Nutrient density per calorie is the magic formula. High nutrient density, high ANDI scores.
A good video on the topic of plant-based nutrition https://www.youtube.com/watch?v=BZ8dkLYWrw0
The "magic formula" is the problem. There are many approaches to nutrient density scoring and ANDI is among those horribly flawed. Why? I'll defer to someone credible:
> According to the explanation of this ranking system posted on Fuhrman’s web site, he also excludes a number of other important nutrients. The B vitamins biotin and pantothenic acid, preformed vitamin A, and vitamins K1 and K2 are among those absent. Major minerals such as sodium, chloride, potassium, sulfur, and phosphorus are excluded. Essential trace minerals such as copper, manganese, boron, molybdenum, and chromium are nowhere to be found in Fuhrman’s list. Essential fatty acids like EPA, DHA and arachidonic acid are likewise absent. Finally, none of the eight essential amino acids is included in his ranking system. - Chris Masterjohn, PhD Nutritional Sciences 
A bit suspect to exclude essential nutrients from a nutrient score. He also doubles the ORAC (antioxidant) importance, when including ORAC at all is very controversial. Please read  for the rest.
A more objective formula  will always include organ meats, like liver, at the top. A serving of liver is practically a multi-vitamin and if consumed daily will cause an overdose of vitamin A very quickly.
It got to the point that I hated the food so much that I simply skipped meals when I prepared food and threw away anything my wife made. I remember crying-- and Im not kidding-- at work over some soggy lettuce wrapped bullshit that, I just couldn't stand anymore. I didn't cry when I snapped my ankle in half or when my grandparents passed. I didn't cry when my wife left me or my father was diagnosed with terminal cancer... but Furhman's diet-- wore me down to nothing.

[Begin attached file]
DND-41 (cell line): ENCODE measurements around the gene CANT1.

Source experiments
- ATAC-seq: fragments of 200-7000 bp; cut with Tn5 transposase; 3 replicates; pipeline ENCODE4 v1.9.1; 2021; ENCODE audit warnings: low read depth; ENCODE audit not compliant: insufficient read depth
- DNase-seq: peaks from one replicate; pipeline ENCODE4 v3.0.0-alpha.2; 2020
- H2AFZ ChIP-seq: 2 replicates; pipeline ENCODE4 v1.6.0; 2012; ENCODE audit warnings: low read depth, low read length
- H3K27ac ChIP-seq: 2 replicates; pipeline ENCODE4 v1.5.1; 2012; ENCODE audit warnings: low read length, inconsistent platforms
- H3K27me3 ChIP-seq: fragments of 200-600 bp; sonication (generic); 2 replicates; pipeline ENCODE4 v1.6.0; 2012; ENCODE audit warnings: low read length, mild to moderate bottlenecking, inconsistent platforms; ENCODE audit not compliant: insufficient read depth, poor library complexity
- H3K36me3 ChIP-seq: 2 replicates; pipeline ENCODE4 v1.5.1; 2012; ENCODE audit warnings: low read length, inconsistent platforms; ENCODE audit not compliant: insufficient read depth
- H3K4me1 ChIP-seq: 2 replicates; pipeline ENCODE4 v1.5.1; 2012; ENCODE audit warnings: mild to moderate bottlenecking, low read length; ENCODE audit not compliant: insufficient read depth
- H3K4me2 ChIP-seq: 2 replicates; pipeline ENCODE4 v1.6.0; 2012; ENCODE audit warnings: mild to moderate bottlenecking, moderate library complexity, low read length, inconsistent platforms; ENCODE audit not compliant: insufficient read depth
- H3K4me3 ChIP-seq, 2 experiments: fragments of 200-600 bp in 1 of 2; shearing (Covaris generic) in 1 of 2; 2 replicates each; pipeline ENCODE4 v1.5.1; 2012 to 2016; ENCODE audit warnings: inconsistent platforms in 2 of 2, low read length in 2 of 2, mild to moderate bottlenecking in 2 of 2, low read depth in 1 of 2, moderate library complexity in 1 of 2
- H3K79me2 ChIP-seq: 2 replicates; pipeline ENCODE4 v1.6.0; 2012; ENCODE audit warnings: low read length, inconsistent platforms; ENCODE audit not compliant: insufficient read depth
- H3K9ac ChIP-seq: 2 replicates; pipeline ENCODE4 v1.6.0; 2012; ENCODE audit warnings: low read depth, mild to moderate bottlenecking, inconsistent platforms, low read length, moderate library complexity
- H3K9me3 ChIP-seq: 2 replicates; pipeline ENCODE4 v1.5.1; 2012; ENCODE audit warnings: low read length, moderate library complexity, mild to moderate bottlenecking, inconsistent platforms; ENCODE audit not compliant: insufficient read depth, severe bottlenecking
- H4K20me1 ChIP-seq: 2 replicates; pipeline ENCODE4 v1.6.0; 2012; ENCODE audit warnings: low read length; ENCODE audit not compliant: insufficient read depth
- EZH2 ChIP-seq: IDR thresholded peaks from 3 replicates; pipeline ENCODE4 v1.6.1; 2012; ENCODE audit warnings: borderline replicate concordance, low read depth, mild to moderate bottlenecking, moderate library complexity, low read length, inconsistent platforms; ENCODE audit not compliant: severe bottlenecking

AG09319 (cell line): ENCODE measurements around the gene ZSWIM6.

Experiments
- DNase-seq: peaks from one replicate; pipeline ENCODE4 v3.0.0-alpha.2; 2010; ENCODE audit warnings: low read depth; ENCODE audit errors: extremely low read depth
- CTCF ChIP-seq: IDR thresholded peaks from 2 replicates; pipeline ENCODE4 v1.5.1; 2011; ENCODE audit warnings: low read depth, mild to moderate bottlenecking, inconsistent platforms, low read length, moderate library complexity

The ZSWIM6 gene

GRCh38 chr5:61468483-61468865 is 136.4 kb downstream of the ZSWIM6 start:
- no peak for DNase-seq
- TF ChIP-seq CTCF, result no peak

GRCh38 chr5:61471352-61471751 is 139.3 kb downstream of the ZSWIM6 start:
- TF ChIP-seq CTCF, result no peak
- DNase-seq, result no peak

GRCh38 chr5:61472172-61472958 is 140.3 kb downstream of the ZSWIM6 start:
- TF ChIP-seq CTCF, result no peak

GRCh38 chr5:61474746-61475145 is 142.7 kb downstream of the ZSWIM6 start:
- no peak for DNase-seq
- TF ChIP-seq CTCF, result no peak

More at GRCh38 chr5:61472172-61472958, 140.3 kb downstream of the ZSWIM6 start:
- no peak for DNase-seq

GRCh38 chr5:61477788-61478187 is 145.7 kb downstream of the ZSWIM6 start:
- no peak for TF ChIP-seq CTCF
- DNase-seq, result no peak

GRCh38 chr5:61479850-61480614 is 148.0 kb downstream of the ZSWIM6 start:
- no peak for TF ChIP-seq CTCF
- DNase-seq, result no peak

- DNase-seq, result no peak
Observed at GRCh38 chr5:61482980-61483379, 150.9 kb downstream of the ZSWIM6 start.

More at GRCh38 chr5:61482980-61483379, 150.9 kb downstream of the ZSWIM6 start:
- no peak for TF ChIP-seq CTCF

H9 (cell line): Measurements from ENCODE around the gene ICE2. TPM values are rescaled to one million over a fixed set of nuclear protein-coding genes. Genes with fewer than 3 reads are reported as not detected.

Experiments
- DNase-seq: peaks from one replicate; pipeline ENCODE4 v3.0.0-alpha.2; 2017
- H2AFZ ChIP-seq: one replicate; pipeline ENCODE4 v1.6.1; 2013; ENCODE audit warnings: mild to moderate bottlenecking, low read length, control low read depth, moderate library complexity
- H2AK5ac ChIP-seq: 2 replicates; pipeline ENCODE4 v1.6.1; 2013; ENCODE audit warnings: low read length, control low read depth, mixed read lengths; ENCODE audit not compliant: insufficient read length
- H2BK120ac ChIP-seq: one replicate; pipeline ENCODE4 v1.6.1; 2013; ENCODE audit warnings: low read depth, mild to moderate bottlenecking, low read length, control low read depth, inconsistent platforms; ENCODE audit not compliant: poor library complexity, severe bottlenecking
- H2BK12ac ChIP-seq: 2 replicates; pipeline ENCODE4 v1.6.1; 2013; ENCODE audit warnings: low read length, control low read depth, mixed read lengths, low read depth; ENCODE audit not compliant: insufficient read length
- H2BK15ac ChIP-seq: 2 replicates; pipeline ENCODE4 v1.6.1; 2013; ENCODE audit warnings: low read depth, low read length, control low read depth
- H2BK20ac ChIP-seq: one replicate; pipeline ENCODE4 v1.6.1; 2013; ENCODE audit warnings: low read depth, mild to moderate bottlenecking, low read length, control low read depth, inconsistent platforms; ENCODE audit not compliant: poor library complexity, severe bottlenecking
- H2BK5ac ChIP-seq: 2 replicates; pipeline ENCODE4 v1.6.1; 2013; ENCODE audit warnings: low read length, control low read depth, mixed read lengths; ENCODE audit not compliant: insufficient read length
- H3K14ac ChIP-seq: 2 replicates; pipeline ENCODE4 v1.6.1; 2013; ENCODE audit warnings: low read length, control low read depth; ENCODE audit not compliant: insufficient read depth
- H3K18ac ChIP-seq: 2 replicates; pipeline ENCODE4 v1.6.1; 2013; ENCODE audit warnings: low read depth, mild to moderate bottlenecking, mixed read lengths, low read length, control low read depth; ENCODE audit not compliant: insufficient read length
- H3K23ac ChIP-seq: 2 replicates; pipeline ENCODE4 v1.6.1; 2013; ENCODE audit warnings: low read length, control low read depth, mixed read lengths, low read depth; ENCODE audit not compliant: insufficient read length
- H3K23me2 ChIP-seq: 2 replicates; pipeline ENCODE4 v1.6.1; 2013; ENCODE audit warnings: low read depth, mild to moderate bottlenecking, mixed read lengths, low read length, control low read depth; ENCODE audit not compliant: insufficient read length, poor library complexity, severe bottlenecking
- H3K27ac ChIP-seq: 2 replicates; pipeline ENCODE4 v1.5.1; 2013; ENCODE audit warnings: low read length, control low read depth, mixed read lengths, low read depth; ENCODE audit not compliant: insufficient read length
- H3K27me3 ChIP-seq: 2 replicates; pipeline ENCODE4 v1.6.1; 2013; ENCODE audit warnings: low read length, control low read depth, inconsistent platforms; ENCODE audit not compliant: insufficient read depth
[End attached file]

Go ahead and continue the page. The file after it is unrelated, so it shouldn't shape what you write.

It's a one size fits all solution, with no allowances for individual tastes or nutritional needs. Ultimately the advice is driven by an ideology rather than science. Small changes to the diet would make the food vastly more palatable (namely more oils) and not comprise its integrity... but ideology is inflexible.
Basically chicken liver was IT, just a few hundred gramms per day and nearly all requirements are fulfilled. When I've disabled liver, then came some diets much harder to realize: with elements such as 4 kg of oranges a day :)
When wild animals kill prey they eat the organs first, then move on to the less nutritious muscle meat.
Especially when killing bigger prey, some organs were consumed by the hunters on the spot to compensate for calories lost hunting(liver/brains/heart?) and the rest of the meat was brought back to the tribe.
I find it a useful guide for plants since it ranks leafy greens and vegetables above fruits (most people who go plant-based are prone to over-eat fruits, under-eat veges, because sweet is preferred to bitter).
You point out there are many other options -- like organ meats -- which have robust nutrient profiles but do not score high on ANDI.
A lot of that list/document seem good, a lot of it is pseudo-science, which makes me think that I should take the rest with a pinch of salt (pun intended).
Juicing is typically the easiest way to remove all the good stuff from fruits and vegetable (fibers) and only keep 1. the stuff you need in very small amount (minerals, vitamin, ...) 2. the sugar.